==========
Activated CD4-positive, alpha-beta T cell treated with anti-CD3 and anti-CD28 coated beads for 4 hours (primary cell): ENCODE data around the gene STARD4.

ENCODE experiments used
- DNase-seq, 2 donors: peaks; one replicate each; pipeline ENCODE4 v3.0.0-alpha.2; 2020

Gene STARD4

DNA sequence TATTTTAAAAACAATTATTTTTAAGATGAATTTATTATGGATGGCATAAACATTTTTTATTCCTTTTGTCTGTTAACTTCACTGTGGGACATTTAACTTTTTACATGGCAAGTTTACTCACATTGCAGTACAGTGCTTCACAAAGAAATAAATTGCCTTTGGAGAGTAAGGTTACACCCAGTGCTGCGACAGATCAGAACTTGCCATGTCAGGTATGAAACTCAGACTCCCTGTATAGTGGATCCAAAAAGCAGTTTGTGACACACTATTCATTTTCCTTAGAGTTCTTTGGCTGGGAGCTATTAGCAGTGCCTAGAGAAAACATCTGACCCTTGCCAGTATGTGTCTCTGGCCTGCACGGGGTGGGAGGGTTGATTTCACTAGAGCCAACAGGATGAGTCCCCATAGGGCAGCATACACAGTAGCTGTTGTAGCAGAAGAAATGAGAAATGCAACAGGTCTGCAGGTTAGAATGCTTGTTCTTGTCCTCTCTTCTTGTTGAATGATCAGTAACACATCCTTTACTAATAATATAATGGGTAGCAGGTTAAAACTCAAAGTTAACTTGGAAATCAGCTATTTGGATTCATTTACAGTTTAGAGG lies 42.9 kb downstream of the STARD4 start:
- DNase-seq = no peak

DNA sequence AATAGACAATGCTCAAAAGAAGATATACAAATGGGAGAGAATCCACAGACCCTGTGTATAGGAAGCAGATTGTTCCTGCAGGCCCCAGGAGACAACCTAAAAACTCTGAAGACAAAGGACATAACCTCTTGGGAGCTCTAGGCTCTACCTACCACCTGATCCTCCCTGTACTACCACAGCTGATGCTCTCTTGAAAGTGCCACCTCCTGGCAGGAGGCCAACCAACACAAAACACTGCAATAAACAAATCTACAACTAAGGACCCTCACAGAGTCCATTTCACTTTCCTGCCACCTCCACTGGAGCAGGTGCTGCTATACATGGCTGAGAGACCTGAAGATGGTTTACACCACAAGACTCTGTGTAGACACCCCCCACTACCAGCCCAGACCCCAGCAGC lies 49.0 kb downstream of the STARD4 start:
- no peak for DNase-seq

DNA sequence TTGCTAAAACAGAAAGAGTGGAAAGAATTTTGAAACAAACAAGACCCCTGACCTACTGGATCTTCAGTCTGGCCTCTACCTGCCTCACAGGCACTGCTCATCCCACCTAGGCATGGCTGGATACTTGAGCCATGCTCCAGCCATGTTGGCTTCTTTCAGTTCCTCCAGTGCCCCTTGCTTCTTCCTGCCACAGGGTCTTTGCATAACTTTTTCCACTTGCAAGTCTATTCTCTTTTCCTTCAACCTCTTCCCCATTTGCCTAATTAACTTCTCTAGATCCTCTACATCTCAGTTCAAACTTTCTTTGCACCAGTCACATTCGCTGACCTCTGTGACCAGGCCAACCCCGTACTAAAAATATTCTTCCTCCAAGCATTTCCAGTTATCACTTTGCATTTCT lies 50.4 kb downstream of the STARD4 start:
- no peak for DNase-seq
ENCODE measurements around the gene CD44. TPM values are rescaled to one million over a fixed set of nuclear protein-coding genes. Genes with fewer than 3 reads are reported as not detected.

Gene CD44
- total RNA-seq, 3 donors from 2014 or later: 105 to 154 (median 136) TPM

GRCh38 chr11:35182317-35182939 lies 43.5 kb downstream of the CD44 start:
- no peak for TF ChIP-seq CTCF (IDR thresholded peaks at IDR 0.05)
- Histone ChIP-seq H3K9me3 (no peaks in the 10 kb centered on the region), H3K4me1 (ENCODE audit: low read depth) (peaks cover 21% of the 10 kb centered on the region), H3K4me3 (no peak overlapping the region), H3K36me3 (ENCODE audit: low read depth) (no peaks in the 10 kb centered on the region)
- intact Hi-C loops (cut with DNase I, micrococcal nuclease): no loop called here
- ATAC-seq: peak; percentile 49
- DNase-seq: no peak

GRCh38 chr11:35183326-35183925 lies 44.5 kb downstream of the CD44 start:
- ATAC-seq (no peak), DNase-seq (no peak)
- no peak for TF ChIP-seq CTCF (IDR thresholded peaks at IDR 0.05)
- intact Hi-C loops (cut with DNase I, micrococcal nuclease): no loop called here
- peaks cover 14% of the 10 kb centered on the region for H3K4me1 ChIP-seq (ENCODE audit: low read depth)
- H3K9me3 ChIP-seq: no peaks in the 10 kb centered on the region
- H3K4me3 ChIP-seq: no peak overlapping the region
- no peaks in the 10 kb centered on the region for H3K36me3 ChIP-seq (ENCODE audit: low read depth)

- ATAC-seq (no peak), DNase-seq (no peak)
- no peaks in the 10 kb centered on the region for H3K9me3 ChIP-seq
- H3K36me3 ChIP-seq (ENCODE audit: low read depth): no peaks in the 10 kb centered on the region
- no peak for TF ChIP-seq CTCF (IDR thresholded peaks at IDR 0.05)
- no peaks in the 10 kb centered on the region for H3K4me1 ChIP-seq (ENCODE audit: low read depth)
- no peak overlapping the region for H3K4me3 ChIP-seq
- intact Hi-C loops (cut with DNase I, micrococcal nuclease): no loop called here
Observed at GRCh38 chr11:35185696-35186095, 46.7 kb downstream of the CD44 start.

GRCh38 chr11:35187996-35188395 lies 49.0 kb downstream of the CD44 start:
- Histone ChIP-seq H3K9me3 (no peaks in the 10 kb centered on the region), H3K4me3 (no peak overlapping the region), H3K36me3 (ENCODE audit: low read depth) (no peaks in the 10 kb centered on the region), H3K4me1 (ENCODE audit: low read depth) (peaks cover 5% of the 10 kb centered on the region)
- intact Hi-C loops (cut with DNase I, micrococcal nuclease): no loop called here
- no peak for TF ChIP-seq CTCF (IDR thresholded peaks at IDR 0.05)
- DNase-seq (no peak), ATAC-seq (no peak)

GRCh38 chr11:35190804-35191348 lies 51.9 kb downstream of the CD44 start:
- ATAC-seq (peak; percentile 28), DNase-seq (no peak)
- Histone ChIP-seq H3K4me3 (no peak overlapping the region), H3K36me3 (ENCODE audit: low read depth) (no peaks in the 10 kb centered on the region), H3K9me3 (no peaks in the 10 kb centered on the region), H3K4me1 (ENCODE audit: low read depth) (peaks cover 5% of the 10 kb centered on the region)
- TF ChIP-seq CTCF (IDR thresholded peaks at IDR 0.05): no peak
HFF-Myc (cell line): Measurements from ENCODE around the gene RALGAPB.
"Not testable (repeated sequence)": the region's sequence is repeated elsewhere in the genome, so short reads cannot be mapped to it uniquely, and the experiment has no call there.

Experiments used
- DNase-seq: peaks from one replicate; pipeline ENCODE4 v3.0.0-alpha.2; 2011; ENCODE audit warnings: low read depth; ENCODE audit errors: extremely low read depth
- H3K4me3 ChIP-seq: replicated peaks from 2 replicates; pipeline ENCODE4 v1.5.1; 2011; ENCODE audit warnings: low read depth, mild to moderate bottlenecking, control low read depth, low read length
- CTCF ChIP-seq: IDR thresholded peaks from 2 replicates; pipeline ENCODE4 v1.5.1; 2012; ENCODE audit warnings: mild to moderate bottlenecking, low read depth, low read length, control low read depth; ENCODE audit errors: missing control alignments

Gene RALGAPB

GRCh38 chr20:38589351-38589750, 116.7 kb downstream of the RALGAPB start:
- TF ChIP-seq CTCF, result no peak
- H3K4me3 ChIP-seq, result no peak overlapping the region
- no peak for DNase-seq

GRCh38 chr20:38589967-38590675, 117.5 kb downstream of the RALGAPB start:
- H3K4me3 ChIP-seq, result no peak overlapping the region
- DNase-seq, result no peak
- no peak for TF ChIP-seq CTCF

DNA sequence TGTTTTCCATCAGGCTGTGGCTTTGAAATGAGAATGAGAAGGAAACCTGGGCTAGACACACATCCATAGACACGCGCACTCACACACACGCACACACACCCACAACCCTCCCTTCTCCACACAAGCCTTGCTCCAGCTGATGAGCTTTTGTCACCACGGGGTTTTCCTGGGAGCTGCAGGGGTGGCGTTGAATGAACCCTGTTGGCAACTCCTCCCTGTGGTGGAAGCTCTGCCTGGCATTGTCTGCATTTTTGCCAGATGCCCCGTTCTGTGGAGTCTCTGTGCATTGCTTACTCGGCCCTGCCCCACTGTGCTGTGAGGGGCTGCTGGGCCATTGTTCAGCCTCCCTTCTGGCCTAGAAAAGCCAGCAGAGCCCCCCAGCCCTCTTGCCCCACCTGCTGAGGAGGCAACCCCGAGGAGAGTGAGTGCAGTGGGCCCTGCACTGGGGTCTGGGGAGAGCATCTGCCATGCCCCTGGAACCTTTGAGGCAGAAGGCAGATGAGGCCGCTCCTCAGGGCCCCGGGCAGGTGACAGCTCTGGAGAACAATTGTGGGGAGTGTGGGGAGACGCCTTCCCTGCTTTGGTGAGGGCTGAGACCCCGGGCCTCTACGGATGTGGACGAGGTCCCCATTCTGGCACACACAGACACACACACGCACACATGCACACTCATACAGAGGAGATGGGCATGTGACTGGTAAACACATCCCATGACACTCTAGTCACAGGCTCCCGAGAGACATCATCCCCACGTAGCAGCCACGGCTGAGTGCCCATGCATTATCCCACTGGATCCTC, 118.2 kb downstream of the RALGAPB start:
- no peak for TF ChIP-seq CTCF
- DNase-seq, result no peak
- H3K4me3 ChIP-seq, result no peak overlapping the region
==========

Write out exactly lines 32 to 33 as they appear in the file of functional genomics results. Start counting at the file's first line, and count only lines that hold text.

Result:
- no peaks in the 10 kb centered on the region for H3K4me1 ChIP-seq (ENCODE audit: low read depth)
- no peak overlapping the region for H3K4me3 ChIP-seq